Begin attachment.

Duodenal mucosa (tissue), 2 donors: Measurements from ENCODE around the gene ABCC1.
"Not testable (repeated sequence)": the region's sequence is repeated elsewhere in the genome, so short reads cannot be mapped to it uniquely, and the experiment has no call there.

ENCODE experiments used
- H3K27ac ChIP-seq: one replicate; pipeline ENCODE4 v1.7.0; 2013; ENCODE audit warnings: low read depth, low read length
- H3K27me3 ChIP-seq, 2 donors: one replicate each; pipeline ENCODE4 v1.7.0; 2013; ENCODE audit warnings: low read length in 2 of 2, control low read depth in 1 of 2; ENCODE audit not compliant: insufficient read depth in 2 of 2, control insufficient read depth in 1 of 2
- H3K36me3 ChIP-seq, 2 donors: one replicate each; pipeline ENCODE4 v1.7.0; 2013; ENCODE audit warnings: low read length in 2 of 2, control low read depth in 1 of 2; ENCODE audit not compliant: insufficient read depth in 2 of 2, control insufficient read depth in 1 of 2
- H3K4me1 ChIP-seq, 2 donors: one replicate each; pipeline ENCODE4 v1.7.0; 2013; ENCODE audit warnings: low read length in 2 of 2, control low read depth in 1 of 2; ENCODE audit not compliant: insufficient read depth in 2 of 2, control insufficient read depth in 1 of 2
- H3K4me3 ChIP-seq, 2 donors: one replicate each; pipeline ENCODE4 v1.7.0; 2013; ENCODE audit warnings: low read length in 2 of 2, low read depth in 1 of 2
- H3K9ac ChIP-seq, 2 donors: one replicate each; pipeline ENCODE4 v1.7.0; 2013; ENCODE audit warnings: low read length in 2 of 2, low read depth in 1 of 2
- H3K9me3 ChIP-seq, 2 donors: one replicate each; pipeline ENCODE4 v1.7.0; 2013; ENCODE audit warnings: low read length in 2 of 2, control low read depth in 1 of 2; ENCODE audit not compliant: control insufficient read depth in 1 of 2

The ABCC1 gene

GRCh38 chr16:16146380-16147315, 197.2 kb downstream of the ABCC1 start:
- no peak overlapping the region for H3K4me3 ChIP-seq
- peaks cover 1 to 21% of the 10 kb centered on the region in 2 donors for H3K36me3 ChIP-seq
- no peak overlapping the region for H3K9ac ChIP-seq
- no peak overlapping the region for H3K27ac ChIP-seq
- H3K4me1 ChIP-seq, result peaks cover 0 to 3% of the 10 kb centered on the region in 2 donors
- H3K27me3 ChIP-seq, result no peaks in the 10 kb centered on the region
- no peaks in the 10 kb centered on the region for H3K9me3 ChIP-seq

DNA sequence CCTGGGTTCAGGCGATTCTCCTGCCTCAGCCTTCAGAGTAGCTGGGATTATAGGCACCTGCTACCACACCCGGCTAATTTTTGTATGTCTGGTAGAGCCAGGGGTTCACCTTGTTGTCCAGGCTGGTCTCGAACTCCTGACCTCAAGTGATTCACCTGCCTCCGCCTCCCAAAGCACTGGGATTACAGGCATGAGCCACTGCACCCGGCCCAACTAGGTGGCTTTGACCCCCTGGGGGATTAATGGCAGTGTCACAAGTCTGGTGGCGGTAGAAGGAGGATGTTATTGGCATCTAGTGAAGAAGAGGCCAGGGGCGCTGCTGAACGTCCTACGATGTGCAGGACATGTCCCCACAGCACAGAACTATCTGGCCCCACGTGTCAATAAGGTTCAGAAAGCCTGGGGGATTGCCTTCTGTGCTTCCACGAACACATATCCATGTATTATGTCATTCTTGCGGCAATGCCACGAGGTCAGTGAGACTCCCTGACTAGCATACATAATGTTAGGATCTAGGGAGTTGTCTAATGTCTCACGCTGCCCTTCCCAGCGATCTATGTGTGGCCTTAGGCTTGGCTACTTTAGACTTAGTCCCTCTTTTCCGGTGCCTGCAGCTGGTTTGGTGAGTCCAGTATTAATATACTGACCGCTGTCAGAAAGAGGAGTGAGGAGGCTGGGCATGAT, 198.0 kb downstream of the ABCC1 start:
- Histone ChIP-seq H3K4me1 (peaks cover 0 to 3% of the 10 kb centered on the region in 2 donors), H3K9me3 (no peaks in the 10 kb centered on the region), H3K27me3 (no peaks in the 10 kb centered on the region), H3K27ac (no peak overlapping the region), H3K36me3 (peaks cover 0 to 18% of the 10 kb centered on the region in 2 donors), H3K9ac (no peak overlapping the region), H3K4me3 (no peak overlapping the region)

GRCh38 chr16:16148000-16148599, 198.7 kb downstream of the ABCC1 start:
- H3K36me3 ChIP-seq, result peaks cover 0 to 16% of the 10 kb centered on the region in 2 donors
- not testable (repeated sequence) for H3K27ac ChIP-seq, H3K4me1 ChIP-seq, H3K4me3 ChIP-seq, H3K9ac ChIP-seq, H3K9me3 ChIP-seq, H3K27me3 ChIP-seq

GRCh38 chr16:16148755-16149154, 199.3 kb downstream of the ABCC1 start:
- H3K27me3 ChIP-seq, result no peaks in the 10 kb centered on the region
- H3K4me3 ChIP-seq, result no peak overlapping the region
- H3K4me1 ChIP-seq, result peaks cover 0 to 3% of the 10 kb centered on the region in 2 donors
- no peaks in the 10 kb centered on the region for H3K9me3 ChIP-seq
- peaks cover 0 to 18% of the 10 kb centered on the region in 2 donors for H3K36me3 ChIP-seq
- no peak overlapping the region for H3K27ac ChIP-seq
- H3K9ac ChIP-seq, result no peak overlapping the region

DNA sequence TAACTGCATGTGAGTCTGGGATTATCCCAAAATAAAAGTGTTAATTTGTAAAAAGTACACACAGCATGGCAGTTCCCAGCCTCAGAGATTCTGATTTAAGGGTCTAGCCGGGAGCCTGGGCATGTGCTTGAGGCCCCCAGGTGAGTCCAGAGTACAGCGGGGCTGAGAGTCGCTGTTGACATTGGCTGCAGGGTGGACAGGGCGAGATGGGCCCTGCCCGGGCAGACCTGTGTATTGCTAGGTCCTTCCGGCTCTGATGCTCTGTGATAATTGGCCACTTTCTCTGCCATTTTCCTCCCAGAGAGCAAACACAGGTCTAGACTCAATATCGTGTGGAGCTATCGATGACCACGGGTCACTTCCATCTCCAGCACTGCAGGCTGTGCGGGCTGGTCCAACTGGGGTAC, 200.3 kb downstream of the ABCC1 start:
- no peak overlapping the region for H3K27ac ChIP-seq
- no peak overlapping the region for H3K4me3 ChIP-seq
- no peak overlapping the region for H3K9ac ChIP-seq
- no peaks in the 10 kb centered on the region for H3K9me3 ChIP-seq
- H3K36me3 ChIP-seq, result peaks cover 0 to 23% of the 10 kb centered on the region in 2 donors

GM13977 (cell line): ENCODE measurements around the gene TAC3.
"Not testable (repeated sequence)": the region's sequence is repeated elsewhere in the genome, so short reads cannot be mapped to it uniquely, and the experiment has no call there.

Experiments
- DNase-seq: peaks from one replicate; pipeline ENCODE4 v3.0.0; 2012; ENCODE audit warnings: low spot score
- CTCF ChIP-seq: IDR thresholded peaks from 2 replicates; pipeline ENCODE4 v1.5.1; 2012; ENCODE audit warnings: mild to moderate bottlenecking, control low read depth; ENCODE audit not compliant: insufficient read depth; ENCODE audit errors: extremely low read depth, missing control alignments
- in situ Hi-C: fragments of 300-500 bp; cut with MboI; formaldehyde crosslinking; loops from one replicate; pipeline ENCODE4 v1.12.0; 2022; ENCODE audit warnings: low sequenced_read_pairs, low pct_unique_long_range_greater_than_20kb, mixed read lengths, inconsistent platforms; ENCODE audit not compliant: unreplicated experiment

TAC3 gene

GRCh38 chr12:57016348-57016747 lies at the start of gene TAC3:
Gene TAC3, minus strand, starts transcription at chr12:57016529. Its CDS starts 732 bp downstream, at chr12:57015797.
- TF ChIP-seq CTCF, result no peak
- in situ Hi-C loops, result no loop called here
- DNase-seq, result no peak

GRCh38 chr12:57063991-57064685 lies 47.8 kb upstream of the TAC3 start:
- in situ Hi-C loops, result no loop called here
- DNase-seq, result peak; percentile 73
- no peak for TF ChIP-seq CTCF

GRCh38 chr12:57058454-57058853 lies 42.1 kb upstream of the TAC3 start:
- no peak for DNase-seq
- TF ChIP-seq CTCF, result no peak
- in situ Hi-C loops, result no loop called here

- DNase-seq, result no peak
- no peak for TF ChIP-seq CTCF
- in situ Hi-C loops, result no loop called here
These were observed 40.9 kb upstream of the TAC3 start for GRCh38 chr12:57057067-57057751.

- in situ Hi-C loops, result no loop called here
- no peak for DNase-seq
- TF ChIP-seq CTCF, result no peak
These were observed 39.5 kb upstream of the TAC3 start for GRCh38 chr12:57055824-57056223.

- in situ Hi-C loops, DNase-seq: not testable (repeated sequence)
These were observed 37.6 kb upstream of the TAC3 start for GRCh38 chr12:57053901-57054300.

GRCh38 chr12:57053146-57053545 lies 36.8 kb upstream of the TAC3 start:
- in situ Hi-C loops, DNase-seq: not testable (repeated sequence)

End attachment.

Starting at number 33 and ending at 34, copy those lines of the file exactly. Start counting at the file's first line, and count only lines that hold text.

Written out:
DNA sequence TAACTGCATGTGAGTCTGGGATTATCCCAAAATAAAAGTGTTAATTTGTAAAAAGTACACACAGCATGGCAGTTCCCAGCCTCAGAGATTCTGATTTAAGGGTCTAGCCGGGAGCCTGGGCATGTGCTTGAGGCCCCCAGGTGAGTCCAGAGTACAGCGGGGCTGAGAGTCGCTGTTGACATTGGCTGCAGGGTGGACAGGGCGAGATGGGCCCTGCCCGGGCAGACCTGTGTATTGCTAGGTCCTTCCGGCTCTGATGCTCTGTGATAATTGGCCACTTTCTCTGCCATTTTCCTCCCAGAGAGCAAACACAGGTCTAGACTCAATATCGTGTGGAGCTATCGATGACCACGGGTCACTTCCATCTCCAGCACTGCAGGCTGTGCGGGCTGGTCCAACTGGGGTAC, 200.3 kb downstream of the ABCC1 start:
- no peak overlapping the region for H3K27ac ChIP-seq